1000 Korean words for everyday use – Basic vocabulary from K-dramas #19

Welcome back. This is the 19th post in the series of 1000 Korean words for everyday use by analyzing the word frequency of more than 1,000 episodes of Korean dramas.

Today, let’s explore the meaning and context of 5 key Korean words “어쩌다, 다시, 부모님, 그래서, 당신” with sample sentences.
Click the play button below to listen to all the words and sample sentences in this post.


Basic Korean words : 어쩌다, 다시, 부모님, 그래서, 당신


91. 어쩌다 [eo-jjeo-da] – accidentally, by chance

– 어쩌다 [eo-jjeo-da] means “accidentally” or “by chance”, indicating an unexpected or unplanned situation.

Example sentences:

어쩌다 그 장소를 발견했어요. I just happened to find the place.


92. 다시 [da-si] – again, once more

– 다시 [da-si] means “again” or “once more”, suggesting repetition or a return to a previous state.

Example sentences:

다시 시작해 보자. Let’s start again.


93. 부모님 [bu-mo-nim] – parents (polite)

– 부모님 [bu-mo-nim] is a polite way of referring to “parents”.
– 부모 [bu-mo] is the less formal term for “parents”.

Example sentences:

부모님은 오늘 도시로 갔어요. My parents went to the city today.
부모가 자녀와 함께 무엇을 해야 한다고 생각하시나요? What do you think parents should do with their children?


94. 그래서 [geu-rae-seo] – so, therefore

– 그래서 [geu-rae-seo] means “so” or “therefore”, indicating a logical consequence or reason.

Example sentences:

그래서 얼만데? ‬So how much is it?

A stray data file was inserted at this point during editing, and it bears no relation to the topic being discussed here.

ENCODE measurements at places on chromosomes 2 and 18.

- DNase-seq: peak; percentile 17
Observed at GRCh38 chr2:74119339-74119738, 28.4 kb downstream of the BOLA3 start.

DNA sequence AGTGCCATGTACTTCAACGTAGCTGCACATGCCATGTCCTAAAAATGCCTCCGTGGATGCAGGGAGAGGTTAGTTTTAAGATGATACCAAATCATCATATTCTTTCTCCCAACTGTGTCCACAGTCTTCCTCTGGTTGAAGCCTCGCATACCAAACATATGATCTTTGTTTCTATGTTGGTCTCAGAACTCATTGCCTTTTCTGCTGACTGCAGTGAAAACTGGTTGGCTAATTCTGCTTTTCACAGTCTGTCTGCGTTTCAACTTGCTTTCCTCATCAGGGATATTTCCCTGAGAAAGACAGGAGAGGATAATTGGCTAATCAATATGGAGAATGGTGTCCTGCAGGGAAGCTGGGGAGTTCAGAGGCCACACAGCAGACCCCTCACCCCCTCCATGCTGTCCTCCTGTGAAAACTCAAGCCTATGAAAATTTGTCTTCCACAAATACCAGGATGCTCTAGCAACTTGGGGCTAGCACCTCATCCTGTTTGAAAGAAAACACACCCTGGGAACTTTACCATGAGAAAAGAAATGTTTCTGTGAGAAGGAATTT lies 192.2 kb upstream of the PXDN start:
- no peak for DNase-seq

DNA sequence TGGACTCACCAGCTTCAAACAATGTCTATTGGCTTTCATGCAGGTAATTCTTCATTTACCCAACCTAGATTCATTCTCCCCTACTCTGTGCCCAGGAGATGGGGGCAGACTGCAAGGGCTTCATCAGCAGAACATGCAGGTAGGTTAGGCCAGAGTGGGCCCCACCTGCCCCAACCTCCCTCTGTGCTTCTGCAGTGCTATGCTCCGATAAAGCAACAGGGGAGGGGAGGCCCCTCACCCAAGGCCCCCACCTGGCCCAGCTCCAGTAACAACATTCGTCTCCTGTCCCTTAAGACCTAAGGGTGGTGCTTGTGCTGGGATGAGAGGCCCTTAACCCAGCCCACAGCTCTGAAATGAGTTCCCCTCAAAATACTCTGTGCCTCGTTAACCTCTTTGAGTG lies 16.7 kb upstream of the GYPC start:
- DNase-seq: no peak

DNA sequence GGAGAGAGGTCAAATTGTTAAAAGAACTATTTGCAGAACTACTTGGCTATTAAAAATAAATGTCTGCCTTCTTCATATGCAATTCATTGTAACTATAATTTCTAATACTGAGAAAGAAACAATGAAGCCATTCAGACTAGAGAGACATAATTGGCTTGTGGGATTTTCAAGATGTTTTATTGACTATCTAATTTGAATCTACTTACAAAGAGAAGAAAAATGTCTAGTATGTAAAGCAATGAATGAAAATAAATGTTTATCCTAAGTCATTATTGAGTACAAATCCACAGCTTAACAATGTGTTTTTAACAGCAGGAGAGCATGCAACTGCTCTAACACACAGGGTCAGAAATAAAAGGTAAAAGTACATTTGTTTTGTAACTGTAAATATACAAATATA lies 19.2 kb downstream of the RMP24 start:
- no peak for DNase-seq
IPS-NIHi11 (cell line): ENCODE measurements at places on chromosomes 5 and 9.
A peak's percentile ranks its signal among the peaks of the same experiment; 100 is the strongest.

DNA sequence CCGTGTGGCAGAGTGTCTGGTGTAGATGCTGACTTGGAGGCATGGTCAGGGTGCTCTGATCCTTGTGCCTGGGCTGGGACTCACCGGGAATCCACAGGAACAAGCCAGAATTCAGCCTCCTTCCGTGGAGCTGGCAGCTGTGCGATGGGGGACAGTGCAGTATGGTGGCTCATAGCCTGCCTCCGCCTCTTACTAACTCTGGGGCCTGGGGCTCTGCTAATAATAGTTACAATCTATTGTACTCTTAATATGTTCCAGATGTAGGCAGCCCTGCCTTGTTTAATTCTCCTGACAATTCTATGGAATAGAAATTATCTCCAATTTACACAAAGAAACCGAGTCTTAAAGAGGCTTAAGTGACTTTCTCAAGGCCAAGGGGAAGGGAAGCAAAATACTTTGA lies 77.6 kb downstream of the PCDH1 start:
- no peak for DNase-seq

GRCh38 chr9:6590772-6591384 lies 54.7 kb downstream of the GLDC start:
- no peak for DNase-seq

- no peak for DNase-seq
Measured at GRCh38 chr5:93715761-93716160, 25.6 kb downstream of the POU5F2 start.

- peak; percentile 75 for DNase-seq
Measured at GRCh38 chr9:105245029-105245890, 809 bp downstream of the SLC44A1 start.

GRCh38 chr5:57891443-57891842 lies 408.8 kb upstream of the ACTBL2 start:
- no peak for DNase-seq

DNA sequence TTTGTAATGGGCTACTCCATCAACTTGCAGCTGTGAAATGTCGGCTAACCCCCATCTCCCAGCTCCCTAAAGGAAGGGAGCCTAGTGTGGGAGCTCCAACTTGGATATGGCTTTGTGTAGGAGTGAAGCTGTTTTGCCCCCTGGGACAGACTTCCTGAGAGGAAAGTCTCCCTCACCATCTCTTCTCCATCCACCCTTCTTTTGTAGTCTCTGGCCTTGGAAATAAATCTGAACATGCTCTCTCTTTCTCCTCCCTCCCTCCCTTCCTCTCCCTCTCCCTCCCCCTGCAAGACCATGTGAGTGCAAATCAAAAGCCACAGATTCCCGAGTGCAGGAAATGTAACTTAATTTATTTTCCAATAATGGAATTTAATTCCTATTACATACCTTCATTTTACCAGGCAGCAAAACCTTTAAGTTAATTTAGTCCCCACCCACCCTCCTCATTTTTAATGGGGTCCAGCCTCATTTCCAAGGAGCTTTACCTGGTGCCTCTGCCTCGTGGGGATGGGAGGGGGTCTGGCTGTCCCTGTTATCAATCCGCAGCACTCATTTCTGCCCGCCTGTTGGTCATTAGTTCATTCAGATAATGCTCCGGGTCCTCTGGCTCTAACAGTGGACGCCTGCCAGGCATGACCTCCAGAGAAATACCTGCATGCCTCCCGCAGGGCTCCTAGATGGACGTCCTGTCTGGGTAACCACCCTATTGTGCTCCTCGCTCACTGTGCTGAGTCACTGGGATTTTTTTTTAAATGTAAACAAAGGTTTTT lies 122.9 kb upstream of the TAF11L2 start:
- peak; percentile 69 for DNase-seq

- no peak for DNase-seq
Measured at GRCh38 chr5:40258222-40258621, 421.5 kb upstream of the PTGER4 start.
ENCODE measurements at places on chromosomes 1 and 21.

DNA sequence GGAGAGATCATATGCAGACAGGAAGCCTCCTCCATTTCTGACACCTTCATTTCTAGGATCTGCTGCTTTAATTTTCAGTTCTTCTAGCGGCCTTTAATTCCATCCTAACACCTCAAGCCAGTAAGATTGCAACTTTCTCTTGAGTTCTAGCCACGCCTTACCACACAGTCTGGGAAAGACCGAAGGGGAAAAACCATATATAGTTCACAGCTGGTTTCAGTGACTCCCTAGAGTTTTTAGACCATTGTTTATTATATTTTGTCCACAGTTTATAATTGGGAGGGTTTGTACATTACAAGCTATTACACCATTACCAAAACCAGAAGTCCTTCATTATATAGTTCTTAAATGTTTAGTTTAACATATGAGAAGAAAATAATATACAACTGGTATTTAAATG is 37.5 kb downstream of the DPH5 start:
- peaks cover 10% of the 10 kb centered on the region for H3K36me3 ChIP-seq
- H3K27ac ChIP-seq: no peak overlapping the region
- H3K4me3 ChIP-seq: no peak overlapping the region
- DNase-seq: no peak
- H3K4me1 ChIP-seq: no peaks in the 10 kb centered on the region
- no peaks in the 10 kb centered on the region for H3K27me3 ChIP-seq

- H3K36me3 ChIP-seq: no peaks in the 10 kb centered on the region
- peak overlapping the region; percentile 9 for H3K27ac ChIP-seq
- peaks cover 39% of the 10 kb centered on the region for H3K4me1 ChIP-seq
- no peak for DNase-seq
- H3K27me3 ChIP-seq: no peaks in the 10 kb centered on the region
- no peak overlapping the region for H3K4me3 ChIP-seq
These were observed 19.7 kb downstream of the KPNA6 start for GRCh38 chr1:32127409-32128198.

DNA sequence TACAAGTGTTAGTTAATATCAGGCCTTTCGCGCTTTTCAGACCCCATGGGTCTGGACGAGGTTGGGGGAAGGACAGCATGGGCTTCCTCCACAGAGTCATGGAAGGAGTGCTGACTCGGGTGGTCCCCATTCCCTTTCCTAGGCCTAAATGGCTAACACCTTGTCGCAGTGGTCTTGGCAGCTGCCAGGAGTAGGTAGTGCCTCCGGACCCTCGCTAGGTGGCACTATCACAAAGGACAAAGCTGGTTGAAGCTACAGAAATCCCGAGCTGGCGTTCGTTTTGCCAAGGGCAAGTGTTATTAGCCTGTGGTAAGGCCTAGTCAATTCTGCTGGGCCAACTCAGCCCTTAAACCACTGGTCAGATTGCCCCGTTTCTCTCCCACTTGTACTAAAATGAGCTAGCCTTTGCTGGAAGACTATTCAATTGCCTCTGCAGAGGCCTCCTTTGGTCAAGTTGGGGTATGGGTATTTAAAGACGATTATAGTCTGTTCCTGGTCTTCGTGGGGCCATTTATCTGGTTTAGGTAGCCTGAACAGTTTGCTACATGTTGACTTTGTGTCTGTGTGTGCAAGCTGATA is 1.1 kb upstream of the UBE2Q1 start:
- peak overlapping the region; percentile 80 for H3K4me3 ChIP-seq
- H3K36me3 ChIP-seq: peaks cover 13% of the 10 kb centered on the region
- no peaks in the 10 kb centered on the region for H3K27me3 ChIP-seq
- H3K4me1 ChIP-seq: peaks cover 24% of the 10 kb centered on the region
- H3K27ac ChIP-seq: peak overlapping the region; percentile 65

95. 당신 [dang-shin] – you (formal) / darling

– 당신 [dang-shin] is a formal way of addressing “you”. 당신 can also be used as a term of endearment, such as “darling” between husband and wife.

Example sentences:

당신 하자는 대로 할게. I’ll do what you want.
여보, 당신은 걱정하지 말아요. Honey, don’t worry.


Grammar & Study Resources

In Korean, the honorific “님” is added to names or titles as a form of respectful address. This reflects the cultural value placed on showing respect and courtesy to others. Using “님” indicates a level of deference that acknowledges the other person’s position, role or relationship.

For example, when addressing someone by their name, adding “님” indicates a respectful tone. However, the honorific “님” is actually added to full names, not just surnames.

In addition, “님” is often added to titles to convey respect:

At the workplace, when addressing a supervisor: “Manager님”
In a religious context, when addressing a pastor: “Pastor님”
In Korean culture, the proper use of honorifics and titles is important in maintaining harmonious interactions and showing consideration for others. This aspect of the language emphasizes the importance of respect and politeness in Korean communication.

If you want to learn more about Korean honorifics, you can learn Korean honorifics at the following website.
Korean Honorifics: Important Titles, Words, & Phrases

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